The Top 5 Good, Bad, and Ugly Things of Our Trip in Guatemala

Family trips to new countries are never what you anticipate them to be, and our trip to Guatemala was no different. Here’s my Top 5 list of the good, the bad, and the ugly things from our trip in Guatemala:

The Good:

1. Buenos Dias: Everywhere we walked, we couldn’t go without passing someone and getting a friendly “Good morning” or “Hello” from perfect strangers. The friendliness of the locals was so infectious that we’d pass by other foreigners and be greeted by them as well.

2. Fruits and Vegetables: Produce is so cheap in Guatemala that we’d walk away from a local fruit stand with a pineapple, watermelon, papaya, and bananas for less than $3 USD total. We indulged in all the local fruits and vegetables that by the time we left Guatemala, we could not eat another delicious avocado or piece of corn.

Fresh fruit stand at local market

Fresh fruit stand at local market

3. Street Food: Tacos, tortillas, enchilladas, tamales, soups, chicken sandwiches, fresh guacamole, and more were on display each day throughout the town of Antigua. Locals loved the street food and so did we.

Our favorite street food stop

4. Walking: We walked our butts off in Antigua by walking to the local supermarket, around the town, and to and from our kids’ preschool. In contrast to how much we walk in the United States, we walked at least 10x more in Guatemala on a daily basis.

5. Scenery: Surrounded by volcanoes (dormant and active), the town is a mix of cobble-stone streets, old colonial architecture, and a visual assortment of trees, plants, and flowers. The sunrises and sunsets were just beautiful in this environment.

Antigua's panoramic backdrop

Antigua’s panoramic backdrop

The Bad:

1. Tasteless modern day slavery: A nanny/housekeeper would accompany one of our daughter’s classmates to school with an apron on. Her duties during the daily preschool pickup with both parents was to hold the door open while the wife would step out of the SUV with her high heels on and hold their son’s backpack at a few meters distance while the parents chatted up the teachers. I can understand having help, but this was just disgraceful.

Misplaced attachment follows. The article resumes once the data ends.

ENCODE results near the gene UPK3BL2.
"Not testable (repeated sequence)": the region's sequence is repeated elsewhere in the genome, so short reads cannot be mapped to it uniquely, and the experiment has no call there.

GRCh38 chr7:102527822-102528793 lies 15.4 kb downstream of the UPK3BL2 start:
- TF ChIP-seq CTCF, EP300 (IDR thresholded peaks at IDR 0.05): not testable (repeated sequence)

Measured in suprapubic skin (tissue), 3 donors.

2. Too much McDonalds: We ate more McDonalds in Antigua in 4 weeks than we did in all of 2013. McDonalds was the cleanest, most child-friendly place that we could find for eating out with our kids. With fancy restaurants and cooking not really options for us, McDonalds became our default option at least 5-7 times over the course of 28 days. And what was our last meal at the Guatemala airport? Old faithfuls including a Big Mac, chicken mcnuggets, and fries. Not good.

McDonald's in Antigua

McDonald’s in Antigua

3. Stray dogs everywhere: Unfortunately, stray dogs in Central and South American countries seems to be the norm. I never felt unsafe in Guatemala, but my heart skipped a beat every time a hungry, desperate stray dog would walk by us.

One of the stray dogs who "lived" by our guesthouse

One of the stray dogs who “lived” by our guesthouse

4. Shuttle ride from Panajachel to Antigua: Imagine being on the Super Shuttle with every seat taken and someone in front of you chatting it up with her neighbor for 2.5 hours straight while everyone else tries to take a nap. That was our shuttle ride from Panajachel (Lake Atitlan) back to Antigua. On top of that, my wife and I could not move our legs because we had “saved” $10 USD and had our kids sit on our laps. What that meant was we were held motionless for 2.5 hours with 2 kids sleeping as flat as possible on our laps.